Thursday, November 20, 2008

The Art Of Losing

What goes through a player's mind when he/she loses a game? How best do you try to cope with the loss?

Different players deal handle defeat differently.

My worst instance of losing was in a rapid game. Upon resignation, I shook my opponent's hand but stormed out of the playing hall not because I was angry at my opponent but because I was extremely disgusted with my play. In fact, I headed for the washroom to calm myself down for a couple of minutes.

Which brings me to my subject on handling losses.

I've had 2 very bad losses this year which kept me awake at night after the game. One of the problems with playing games in the evening is that your brain is still on a huge "high" after the game. That makes getting to bed an extremely arduous task (forcing your brain to relax) and couple that with a loss punctuated by poor gameplay and your brain is in overdrive mode.

How does one properly cope with losses?

Take Vladimir Kramnik. His loss comes no bigger than the biggest prize in chess. He lost a huge chance to regain his title against Vishy Anand in Bonn, Germany. So how does he deal with such a much publicised defeat?

During the post-match conference, Chess.FM filmed the following proceedings. You can see it at here:

Alternatively, you can download the .FLV file directly from here (you'll need a compatible video player like VideoLan's VLC media player to play it):

The most important things to take away from Kramnik's comments IMHO were the following:

1. "Life is like this. It is not always that you win."

One has to acknowledge the fact that playing chess means that you have to be ready to come to terms with both the winning and losing aspects that comes with the royal game. No one can win all the time, not even World Champions.

2. "I clearly made certain mistakes in my preparation and which I already understood and probably after analysing the match, I would understand (them) even more what I should I do better. And I'm very much eager to improve. I think I would have quite serious changes in my ways of preparing for tournaments, for chess games; even maybe, even in my way of playing. It was a harsh lesson but I'm sure it would be a very useful one."

Acknowledging your own mistakes and faults and actively seeking to rectify them is the hallmark of a good player. Any player seeking to improve the quality of their play needs to admit to his/her own mistakes and identifying their mistakes and make a conscious effort to fix these mistakes. This holds true not just in chess but also for other sports.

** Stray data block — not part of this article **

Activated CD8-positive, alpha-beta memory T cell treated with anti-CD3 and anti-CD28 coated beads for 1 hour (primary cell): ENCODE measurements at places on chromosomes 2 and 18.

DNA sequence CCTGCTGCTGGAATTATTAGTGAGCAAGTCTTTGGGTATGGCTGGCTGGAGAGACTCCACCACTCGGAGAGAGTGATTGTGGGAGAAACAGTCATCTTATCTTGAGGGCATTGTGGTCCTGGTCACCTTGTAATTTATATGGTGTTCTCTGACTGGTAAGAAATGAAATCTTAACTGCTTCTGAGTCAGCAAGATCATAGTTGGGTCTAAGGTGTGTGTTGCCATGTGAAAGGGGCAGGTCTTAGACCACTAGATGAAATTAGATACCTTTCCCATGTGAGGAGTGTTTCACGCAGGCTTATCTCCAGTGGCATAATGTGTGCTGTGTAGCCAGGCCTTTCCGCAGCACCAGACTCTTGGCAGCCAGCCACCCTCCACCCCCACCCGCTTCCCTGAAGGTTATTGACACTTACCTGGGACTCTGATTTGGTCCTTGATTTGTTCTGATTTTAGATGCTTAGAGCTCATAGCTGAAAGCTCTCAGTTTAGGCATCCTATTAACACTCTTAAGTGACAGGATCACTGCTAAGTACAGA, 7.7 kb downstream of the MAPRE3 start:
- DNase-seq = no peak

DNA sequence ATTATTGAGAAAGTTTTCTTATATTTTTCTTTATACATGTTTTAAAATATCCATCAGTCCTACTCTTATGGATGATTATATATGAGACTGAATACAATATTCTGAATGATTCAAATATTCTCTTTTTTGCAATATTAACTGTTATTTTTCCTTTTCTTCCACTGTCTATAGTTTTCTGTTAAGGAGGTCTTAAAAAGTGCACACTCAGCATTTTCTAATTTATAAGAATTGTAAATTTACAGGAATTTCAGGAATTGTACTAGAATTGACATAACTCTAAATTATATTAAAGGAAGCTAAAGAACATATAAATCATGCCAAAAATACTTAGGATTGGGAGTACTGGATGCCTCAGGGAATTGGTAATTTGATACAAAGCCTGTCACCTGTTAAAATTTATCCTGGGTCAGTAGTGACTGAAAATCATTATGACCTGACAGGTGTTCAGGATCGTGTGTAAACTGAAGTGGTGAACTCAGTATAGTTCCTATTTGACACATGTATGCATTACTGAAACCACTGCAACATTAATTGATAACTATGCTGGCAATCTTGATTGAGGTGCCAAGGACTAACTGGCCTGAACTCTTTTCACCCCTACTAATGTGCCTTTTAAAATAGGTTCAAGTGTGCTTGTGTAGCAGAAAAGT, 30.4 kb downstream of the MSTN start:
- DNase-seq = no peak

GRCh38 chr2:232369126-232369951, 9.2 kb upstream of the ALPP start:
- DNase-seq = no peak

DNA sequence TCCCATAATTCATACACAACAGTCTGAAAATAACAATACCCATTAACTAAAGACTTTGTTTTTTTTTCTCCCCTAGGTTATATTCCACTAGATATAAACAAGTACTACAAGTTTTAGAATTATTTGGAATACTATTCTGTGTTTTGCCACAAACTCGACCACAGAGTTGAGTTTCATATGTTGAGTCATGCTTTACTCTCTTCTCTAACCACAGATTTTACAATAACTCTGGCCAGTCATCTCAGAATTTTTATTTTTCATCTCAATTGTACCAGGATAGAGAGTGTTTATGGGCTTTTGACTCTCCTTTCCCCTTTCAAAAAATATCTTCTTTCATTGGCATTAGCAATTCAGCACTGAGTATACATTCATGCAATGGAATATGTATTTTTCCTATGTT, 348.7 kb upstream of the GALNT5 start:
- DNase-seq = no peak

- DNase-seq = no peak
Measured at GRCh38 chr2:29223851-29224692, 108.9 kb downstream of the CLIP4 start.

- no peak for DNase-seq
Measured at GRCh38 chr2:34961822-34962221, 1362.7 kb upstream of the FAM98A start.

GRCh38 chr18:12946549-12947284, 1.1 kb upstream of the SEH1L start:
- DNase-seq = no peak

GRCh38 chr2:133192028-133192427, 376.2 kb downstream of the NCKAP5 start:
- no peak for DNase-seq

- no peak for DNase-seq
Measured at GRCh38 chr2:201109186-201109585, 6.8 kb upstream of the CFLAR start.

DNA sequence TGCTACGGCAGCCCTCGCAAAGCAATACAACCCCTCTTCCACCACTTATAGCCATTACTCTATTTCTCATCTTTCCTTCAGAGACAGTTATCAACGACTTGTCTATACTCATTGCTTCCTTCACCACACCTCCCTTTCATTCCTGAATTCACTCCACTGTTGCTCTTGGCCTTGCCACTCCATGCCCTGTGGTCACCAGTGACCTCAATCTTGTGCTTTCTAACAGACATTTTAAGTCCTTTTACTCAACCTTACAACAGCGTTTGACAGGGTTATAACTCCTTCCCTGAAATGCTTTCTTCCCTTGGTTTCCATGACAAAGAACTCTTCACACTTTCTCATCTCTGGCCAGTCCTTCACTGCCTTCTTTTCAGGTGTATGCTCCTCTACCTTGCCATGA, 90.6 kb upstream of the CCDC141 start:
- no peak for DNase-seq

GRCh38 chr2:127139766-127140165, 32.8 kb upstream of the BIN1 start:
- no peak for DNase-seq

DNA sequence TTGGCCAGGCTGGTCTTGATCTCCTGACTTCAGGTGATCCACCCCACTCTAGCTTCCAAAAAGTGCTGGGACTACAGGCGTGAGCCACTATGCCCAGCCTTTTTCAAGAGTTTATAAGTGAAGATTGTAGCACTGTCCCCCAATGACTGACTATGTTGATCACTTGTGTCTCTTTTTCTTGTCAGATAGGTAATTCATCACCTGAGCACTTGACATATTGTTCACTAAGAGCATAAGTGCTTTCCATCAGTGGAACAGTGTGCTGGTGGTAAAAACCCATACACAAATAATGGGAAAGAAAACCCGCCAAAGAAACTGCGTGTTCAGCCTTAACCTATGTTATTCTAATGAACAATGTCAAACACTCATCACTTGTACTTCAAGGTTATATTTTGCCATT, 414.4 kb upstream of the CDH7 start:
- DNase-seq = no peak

Every chess game takes with it a lesson, even more so when you lose. Less one forgets, one should always perform post-mortem analysis on one's own games.

3. "....because I am still very interested in playing chess..... For the moment, I still enjoy it. "

In other words, one has to have continuous interest in chess to learn and recover from the painful loss/experience. If you do not enjoy chess, then chess is not going to be fun for you for long.

4. "I'm also happy to play against such an opponent. Vishy is a really great player."

This is one thing that is missing from some chess players. The ability to lose graciously and to pay tribute to your opponent. When one loses, one should not seek excuses nor alternative explanations to explain away the defeat. Rather, one should own up and admit that your opponent was better than you.

5. The last quote from Kramnik needs no explanation and one that I feel is the most important point.

"You don't feel very well after losing a game ........ but it's only a game, not a reason to be depressed. I take it as a test.... I try to do my best... this is the motto in my life. You're responsible for the quality of your work but you're not responsible for the result of it.... So I'm responsible for doing my best. But if it doesn't work, it doesn't work. What can I do? .... I don't see a reason to shout at everyone because of this."



  1. Excellent thoughts. Sometimes I'm totally numb after a loss. I'm thinking to myself WTF did I do to mess that game up? Sometimes it's something so stupid it's laughable. (Read my latest post for an example of that.) Other times it seemed like the right thing to do, and failed miserably. Sometimes losing is difficult to take in chess because we feel defeat is an assault on our intellect.